But, have you ever wondered when weâ€™re going to die?
To satisfy your morbid curiosities, the Malaysian Statistics Department has compiled data from 2017 to 2019 and presented an overview of Malaysiaâ€™s life expectancy statistics for 2019.
Overall, a baby born this year is expected to live up to 74.5
years, which is actually a slight drop from 2018â€™s 75 years life expectancy.
But thereâ€™s more to know. Hereâ€™s some of the information
that we found pretty interesting:
1. KL Females have the HIGHEST life expectancy
Yes, itâ€™s all about girl power. While a newborn girl is
expected to live up to 77.3 years old, KL females take it a notch higher with a
life expectancy of 79.2 years.
2. Sarawak men live longer than other men
Over to the dudes, itâ€™s Sarawakkians who hold the crown for highest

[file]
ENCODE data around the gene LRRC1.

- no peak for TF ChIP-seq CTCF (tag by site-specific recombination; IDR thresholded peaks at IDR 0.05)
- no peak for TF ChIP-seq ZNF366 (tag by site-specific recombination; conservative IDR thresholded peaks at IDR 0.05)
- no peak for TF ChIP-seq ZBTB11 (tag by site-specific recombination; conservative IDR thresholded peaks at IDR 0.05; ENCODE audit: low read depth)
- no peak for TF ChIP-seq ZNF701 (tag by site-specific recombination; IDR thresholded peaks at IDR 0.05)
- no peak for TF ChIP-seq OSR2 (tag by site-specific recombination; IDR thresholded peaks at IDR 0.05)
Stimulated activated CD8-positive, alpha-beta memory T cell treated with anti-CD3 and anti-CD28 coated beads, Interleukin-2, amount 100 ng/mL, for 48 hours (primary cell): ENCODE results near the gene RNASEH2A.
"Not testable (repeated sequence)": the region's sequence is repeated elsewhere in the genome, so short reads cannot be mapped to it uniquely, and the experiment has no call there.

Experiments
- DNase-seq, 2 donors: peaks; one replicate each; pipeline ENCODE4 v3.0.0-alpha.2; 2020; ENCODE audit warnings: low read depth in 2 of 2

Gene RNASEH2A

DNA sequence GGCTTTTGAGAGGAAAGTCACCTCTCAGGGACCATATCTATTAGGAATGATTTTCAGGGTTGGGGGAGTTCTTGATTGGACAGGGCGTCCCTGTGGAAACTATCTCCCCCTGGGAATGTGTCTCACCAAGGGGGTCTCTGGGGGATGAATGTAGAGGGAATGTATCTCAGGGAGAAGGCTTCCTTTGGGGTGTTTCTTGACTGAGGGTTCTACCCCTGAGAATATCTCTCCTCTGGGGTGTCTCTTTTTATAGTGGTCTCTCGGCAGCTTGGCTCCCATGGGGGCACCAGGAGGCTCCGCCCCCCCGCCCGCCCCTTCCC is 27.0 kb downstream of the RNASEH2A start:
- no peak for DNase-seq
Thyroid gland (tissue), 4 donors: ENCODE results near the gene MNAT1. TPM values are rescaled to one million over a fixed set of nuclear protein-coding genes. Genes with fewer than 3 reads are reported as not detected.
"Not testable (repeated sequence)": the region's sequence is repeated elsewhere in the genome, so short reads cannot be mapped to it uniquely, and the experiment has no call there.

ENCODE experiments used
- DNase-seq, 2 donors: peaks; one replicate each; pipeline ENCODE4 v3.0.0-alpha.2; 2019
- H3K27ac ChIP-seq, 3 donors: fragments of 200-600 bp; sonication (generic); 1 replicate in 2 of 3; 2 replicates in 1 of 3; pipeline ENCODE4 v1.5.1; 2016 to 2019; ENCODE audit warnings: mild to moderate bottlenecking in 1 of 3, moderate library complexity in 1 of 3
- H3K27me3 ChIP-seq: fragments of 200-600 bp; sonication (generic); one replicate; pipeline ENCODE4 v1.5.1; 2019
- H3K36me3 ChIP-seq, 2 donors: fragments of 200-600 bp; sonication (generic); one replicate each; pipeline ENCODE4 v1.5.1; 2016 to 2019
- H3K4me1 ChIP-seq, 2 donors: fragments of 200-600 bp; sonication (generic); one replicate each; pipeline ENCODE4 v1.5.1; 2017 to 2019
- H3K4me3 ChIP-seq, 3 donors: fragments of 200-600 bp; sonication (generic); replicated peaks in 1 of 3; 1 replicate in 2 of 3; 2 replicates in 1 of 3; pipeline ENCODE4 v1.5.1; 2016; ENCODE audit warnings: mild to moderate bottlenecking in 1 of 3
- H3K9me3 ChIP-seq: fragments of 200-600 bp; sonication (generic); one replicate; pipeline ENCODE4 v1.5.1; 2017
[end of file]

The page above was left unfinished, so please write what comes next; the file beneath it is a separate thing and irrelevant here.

male expectancy. Males born in Sarawak are expected to live up to 74.6 years old.
Thatâ€™s a whole two years longer than the national male life
expectancy of 72.2 years!
3. KL-ites live longer than everyone else
While the men of KL do not have the highest life expectancy, thereâ€™s still a silver lining as KL-ites outlast their countrymen with a life expectancy of 76.7 years.
4. Johoreans will probably die first
Yeah, sad news for our southern friends. The life expectancy of Johor newborns fall behind every other state and the national average at 74.3 years.
5. Teregganu males have the LOWEST life expectancy
Sorry, â€˜ganu. Your newborn boys have a shockingly low life expectancy of 69.3 years. Thatâ€™s FIVE YEARS behind Sarawak males.
6. Chinese Malaysians live the longest
As with previous life expectancy projections, Malaysians of Chinese descent have the highest life expectancy of 77.3 years, three years longer than the national figure.
Meanwhile, Bumiputeras follow second at 73.3 years while
Malaysian Indians sadly fall behind with only 71.8 years life expectancy.
With these projections of Malaysiaâ€™s life expectancy, thereâ€™s some light shed on the governmentâ€™s consideration of raising the mandatory retirement age from 60 to 65.
She puts the pun in Punjabi. With a background in healthcare, lifestyle writing and memes, this lady's articles walk a fine line between pun-dai and pun-ishing.